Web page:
Context

Interpeace started working in Libya in 2011 with an in-depth actor and issue mapping process that covered the whole country. As a direct result of this engagement Interpeace developed a programme aiming at establishing an infrastructure for peace in Libya with a pilot phase in the South West. By 2014, a mapping process concluded with more than 500 Libyans consulted in the South, on their views of the obstacles to peace and stability in the country. However, by mid-2014 tensions between various Libyan political camps caused violence that spread from Tripoli to Benghazi and other parts of the country, which made it increasingly difficult for Interpeace to proceed with its programme activities as previously planned.

However, in the lead up to the signing of the Libyan Political Agreement (LPA), Interpeace resumed its engagement by the end of 2015 with a ‘peacemapping’ project. This study highlighted the numerous but less visible resilient Libyan communities that have remained relatively stable despite the conflict. It also shed light on factors that positively contribute towards this resilience, thereby indicating useful entry points for stabilization initiatives. Building on this research, the programme entered its second phase, which seeks to strengthen local capacity for resilience through dialogue and aims to expand into neighboring communities with the goal of gradually building pockets of stability across the country. These pockets of stability will directly contribute to and enforce any national or international level dialogue initiatives, since they will rely on local communities for their success.



Goal

The progamme seeks to strengthen intra- and inter-communal social cohesion by strengthening internal capacities for conflict management, fostering state-society relations through constructive exchanges between central authorities and local communities and contributing to the emergence of cohesive communities.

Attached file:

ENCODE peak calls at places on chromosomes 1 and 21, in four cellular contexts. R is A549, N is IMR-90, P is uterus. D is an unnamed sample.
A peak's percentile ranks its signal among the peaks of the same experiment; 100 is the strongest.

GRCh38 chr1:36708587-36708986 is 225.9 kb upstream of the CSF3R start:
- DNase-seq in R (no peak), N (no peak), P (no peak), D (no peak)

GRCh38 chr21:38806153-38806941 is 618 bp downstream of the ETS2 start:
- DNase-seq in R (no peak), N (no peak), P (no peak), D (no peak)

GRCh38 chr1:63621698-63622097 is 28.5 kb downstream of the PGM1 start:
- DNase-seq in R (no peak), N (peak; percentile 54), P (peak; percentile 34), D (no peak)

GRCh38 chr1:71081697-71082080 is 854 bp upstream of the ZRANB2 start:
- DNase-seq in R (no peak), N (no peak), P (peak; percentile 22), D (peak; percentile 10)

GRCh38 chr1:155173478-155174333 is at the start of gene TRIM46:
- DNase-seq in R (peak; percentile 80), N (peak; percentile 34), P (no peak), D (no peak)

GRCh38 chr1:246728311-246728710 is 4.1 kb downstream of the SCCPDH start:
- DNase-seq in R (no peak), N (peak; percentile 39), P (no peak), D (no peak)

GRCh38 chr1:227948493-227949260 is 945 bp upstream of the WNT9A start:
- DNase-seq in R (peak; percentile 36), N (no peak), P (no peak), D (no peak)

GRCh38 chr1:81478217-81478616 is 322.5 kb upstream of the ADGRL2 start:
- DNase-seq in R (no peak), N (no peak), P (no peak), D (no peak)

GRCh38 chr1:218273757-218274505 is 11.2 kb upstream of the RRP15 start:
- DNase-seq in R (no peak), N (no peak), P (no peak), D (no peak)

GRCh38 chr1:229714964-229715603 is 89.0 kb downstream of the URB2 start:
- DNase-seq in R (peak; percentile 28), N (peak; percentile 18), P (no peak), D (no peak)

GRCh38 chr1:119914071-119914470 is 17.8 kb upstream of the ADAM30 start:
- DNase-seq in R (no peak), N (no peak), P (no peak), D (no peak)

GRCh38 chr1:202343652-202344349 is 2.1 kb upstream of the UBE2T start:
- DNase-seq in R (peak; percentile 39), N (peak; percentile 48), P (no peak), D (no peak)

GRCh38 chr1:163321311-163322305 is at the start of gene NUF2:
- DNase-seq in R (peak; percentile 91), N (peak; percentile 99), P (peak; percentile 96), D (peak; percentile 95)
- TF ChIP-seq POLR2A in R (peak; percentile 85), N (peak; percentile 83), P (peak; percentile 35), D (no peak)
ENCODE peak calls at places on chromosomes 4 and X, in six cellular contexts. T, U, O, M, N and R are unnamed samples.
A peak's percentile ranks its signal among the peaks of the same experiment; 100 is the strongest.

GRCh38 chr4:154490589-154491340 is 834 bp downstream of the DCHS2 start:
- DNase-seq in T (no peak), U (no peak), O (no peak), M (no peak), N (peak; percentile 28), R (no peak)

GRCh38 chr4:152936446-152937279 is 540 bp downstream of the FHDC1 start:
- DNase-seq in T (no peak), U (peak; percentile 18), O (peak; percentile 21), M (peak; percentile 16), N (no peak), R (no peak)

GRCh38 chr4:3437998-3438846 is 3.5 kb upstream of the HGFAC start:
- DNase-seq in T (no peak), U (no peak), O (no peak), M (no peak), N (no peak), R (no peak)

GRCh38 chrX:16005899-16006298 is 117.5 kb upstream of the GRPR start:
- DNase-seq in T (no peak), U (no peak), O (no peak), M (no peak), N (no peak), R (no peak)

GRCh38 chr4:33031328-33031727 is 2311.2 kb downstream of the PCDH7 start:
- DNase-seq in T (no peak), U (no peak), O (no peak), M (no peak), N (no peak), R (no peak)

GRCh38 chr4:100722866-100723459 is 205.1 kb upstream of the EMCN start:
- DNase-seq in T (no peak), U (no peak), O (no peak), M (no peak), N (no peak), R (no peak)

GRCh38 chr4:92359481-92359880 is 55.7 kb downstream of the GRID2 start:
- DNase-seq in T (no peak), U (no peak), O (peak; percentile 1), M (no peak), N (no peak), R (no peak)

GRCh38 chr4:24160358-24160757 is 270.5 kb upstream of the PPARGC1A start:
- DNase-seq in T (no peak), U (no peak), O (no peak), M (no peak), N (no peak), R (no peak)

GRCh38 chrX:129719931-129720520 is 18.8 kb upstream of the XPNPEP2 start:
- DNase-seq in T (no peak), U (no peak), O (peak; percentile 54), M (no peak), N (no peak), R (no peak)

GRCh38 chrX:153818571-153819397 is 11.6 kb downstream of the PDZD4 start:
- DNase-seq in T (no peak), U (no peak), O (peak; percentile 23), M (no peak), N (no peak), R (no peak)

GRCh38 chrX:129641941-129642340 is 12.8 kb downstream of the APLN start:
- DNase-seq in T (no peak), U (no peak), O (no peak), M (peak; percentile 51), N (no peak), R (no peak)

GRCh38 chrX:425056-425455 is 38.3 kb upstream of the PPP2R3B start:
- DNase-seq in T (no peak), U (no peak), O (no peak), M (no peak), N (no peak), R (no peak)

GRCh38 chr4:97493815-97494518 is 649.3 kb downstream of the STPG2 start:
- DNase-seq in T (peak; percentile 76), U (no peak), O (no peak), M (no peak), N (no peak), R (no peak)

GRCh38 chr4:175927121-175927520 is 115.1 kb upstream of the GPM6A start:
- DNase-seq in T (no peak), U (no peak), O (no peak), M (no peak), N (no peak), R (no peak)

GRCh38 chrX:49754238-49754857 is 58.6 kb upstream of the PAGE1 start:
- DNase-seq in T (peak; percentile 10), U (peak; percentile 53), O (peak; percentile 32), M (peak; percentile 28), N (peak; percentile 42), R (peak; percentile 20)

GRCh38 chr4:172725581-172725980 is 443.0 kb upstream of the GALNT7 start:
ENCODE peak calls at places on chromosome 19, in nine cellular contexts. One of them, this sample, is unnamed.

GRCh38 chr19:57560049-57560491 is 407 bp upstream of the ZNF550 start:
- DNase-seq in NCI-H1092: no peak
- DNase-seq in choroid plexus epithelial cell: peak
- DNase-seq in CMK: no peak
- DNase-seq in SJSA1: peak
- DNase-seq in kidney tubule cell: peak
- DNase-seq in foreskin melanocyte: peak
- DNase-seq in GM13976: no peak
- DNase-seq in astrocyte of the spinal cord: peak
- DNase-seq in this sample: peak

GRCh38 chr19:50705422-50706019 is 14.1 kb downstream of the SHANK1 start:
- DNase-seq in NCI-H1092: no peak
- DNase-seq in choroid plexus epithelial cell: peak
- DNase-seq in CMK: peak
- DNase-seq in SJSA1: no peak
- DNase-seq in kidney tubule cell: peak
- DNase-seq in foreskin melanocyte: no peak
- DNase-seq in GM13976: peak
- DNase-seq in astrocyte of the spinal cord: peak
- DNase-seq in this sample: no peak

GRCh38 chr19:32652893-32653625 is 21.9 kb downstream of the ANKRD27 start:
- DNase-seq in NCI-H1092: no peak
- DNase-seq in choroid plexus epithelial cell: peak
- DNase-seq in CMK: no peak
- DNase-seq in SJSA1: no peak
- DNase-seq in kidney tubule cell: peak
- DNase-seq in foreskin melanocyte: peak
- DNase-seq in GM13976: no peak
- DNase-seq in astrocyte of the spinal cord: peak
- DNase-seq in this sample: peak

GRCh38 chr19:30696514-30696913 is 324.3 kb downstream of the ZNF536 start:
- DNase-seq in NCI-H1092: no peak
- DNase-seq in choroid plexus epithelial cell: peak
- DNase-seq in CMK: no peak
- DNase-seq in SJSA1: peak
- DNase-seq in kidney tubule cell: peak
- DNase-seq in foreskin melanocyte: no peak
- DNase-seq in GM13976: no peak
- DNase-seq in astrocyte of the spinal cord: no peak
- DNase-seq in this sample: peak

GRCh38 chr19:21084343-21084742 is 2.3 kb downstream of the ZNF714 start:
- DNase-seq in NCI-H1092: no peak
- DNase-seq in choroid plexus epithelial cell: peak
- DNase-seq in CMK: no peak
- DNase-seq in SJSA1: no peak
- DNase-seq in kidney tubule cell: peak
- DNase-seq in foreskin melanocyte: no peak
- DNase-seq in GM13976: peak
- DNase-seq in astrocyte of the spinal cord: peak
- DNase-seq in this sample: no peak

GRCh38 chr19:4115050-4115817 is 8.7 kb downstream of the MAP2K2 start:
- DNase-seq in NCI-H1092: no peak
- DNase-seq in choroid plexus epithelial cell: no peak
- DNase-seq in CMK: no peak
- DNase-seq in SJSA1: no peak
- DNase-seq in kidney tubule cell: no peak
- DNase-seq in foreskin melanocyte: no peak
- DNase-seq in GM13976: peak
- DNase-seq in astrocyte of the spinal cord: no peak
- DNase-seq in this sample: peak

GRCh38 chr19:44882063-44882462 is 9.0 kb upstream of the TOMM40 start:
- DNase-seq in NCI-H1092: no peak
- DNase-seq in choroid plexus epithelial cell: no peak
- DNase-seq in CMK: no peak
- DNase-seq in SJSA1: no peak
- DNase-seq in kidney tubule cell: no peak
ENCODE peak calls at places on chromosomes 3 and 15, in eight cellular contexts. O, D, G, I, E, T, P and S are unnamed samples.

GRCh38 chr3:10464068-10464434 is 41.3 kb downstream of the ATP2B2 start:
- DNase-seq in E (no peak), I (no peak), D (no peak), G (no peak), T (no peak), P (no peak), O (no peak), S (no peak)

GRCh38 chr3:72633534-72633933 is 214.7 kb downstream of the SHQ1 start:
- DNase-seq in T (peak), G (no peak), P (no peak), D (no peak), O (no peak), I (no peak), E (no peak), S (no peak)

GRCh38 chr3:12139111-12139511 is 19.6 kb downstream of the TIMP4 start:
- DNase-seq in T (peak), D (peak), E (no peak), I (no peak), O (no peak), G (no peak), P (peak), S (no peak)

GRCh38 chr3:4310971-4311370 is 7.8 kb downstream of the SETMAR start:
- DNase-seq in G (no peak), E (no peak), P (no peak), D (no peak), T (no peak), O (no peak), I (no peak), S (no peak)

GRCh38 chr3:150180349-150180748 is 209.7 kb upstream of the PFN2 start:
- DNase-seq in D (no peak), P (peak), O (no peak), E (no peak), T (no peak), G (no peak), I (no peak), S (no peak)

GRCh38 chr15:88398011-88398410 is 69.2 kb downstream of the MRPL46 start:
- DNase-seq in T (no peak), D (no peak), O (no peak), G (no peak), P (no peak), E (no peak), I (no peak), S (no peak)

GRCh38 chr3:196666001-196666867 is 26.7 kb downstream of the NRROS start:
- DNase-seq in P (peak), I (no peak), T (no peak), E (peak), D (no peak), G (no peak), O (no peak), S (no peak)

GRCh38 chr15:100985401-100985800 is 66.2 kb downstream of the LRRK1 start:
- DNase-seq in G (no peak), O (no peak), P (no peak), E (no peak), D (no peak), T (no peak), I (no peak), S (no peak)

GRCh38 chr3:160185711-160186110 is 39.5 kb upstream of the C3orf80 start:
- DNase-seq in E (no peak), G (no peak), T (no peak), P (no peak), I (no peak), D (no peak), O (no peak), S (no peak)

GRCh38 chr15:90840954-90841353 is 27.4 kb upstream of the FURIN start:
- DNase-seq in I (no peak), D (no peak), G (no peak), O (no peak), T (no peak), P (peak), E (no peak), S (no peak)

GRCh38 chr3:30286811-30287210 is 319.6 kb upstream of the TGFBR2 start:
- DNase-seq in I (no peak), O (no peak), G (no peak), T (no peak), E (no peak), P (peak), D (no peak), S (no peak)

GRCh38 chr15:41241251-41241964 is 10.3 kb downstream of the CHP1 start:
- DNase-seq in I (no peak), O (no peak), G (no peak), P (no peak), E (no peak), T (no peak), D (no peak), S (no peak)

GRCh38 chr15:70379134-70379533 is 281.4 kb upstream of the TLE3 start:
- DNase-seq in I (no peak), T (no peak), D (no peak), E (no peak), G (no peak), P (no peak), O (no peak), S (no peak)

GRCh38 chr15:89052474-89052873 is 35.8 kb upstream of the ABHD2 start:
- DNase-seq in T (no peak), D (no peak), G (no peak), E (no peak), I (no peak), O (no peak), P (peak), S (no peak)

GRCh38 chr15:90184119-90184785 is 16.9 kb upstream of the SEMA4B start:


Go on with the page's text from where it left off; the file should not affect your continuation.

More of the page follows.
Reducing levels of conflict and violence

Between 2015 and 2016, six communities were covered by the peacemapping process. It has since grown to 13 communities where it has been leading regular consultative processes in the West and South. Consultations with various stakeholders and preparatory work is ongoing to expand further to an additional six communities in the East of the country. In 2018, the programme established a network of change agents, consisting of more than 50 community leaders / influencers from 12 communities in the West and South of Libya, who have been engaged and trained in conflict analysis and transformation, dialogue facilitation, conflict resolution, and are now leading efforts to reduce levels of conflict and violence within and between engaged communities, as well as strengthen intra- and inter-communal cohesion. Moreover, the culture of dialogue has been enhanced within and among communities engaged, some of the...

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